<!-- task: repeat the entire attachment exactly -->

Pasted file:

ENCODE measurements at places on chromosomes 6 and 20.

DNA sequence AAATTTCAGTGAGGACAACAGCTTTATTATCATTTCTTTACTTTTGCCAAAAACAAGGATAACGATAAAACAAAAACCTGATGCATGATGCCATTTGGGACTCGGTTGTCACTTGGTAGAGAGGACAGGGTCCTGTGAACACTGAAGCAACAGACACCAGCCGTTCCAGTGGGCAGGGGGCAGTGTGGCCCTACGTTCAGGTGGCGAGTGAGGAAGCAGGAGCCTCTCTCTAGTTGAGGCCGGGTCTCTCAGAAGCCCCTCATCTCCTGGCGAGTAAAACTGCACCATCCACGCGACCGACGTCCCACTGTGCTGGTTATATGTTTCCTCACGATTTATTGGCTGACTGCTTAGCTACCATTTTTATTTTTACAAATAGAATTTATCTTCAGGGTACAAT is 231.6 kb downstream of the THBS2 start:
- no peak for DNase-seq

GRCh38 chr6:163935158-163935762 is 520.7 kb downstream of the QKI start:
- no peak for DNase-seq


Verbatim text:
ENCODE measurements at places on chromosomes 6 and 20.

DNA sequence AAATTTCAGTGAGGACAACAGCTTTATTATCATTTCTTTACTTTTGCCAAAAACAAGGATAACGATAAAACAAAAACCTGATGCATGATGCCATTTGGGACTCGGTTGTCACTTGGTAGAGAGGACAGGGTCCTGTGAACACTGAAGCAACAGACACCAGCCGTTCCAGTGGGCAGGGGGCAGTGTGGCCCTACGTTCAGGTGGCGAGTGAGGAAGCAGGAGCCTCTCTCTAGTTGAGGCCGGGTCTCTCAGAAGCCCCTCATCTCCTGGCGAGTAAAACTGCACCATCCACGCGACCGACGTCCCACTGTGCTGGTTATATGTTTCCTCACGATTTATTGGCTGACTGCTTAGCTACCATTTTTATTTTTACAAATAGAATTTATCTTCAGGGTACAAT is 231.6 kb downstream of the THBS2 start:
- no peak for DNase-seq

GRCh38 chr6:163935158-163935762 is 520.7 kb downstream of the QKI start:
- no peak for DNase-seq